New South Wales police back off move to ban protest at Pell memorial

New South Wales police have backed off from a move to ban protestors from coming near the memorial service for Catholic Cardinal George Pell.

Police had applied to the state’s Supreme Court in an attempt to ban the protest from community group Community Action for Rainbow Rights from taking place. The court head that an agreement had been reached would see the protest take place but following an amended route.

The new route will see the protest walk up to College Street, which runs adjacent to St Mary’s Cathederal, but not along it.  Police had previously said they were making their application to the court because they had safety concerns over the protest.

The community group has described the agreement as “a victory for the right to protest”. saying they had been prepared to fight it out before the court.

“Police sought to ban the protest from coming within sight or earshot of funeral attendees. Protest organisers with Community Action for Rainbow Rights (CARR) refused to accept this repression and were ready to fight it out in NSW Supreme Court.” the group said in a statement.

The event is promoted on the group’s Facebook page as the ‘Pell go to Hell! LGBTI protest at George Pell’s funeral’.

Cardinal Pell died in early January, he was previously the Archbishop of Sydney, and before that the Archbishop of Melbourne. Over his long career he often argued against LGBTIQA+ rights, safe sex practices, and marriage equality.

During his time as Archbishop of Melbourne the church was forced to respond to the growing number of cases where clergy had been accused of sexual abuse offences. Under his watch the church launched the Melbourne Response, a protocol for dealing with cases of sexual abuse within the church. He later oversaw a similar process in the Diocese of Sydney.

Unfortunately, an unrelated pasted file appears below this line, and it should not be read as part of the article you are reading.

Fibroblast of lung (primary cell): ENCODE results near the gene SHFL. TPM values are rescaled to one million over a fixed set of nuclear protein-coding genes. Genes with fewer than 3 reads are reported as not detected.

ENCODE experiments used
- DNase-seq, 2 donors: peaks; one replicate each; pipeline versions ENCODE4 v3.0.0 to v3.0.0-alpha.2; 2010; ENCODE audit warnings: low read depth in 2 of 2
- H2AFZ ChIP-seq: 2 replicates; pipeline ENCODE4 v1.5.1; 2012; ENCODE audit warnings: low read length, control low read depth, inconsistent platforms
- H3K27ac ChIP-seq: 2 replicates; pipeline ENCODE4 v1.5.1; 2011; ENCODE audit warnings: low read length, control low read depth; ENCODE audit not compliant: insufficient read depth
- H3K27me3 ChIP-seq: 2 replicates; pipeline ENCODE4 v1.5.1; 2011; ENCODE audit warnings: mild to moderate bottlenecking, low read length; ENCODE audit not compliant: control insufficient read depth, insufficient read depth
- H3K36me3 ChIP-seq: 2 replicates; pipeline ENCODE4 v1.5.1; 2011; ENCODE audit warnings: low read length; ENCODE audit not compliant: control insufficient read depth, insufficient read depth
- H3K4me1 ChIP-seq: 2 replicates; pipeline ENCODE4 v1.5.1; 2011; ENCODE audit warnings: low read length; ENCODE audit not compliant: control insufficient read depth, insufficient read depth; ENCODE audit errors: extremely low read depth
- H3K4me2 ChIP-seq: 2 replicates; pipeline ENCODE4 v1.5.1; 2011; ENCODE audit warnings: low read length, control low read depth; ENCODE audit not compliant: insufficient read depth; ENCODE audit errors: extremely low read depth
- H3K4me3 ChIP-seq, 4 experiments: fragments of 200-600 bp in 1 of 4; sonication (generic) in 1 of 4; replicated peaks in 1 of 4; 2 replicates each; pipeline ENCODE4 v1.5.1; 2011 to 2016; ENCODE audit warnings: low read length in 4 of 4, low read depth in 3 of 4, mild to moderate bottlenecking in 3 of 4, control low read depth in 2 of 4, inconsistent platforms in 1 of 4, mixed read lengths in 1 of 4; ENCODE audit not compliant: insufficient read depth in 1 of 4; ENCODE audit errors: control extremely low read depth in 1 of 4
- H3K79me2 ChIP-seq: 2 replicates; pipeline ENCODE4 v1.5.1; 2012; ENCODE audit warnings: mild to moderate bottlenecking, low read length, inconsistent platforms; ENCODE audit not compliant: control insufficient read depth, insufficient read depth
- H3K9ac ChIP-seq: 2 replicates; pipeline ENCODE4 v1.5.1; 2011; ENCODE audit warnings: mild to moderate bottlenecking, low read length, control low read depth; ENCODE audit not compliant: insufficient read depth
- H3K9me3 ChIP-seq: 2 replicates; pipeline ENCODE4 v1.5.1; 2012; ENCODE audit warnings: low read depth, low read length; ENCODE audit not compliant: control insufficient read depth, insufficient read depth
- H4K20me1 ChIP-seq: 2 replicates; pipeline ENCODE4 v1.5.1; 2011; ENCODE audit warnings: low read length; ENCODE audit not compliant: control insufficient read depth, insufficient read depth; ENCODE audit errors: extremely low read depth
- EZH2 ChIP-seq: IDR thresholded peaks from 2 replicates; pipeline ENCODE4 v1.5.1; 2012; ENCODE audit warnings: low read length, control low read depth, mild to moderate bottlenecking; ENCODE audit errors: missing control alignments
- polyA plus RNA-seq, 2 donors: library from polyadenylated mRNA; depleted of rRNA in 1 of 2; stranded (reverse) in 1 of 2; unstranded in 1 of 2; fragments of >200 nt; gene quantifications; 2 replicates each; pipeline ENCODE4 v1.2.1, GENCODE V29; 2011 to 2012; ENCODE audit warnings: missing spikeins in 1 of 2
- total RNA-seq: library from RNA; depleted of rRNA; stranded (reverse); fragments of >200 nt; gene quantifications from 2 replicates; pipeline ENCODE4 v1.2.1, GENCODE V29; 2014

Pell later faced allegations that earlier in his career he had failed to take action against priests who were accused of sexual abuse. In 2020 the Royal Commission into sexual abuse found that Pell knew about child sexual abuse occurring in the church in the 1970s but failed to take adequate actions to address it. He rejected the finding, saying it was not supported by the evidence.

Protest organiser Kim Stern defended the group’s decision to protest outside the Cardinal’s memorial service.

“Pell was a monster who crusaded against the rights of women, gays and transgender people, and was complicit in a culture of systematic child abuse within the church,” Stern said.

“Police tried to stifle opposition to a public celebration of that man’s disgraceful life. The defiance of activists against this appalling police censorship, and ensuing publicity, has secured our right to march.”

“Pell’s admirers in the conservative establishment, like Peter Dutton and Tony Abbott, want to celebrate a revolting bigot and agent of abuse, and carry on his rightwing culture wars,” said CARR activist Eddie Stephenson.

“We’ve been able to defend the democratic right to publicly reject everything Pell stood for. We call on all progressive people to join us opposite the Cathedral at 10.30am and stand for women’s rights, LGBTI rights and justice for survivors of abuse at the hands of the church.”

Following his passing both the Opposition leader Peter Dutton and former Prime Minister Tony Abbott had high praise for the church leader. In a statement following Pell’s passing Abbott described him as a “saint for our times”.

OIP Staff

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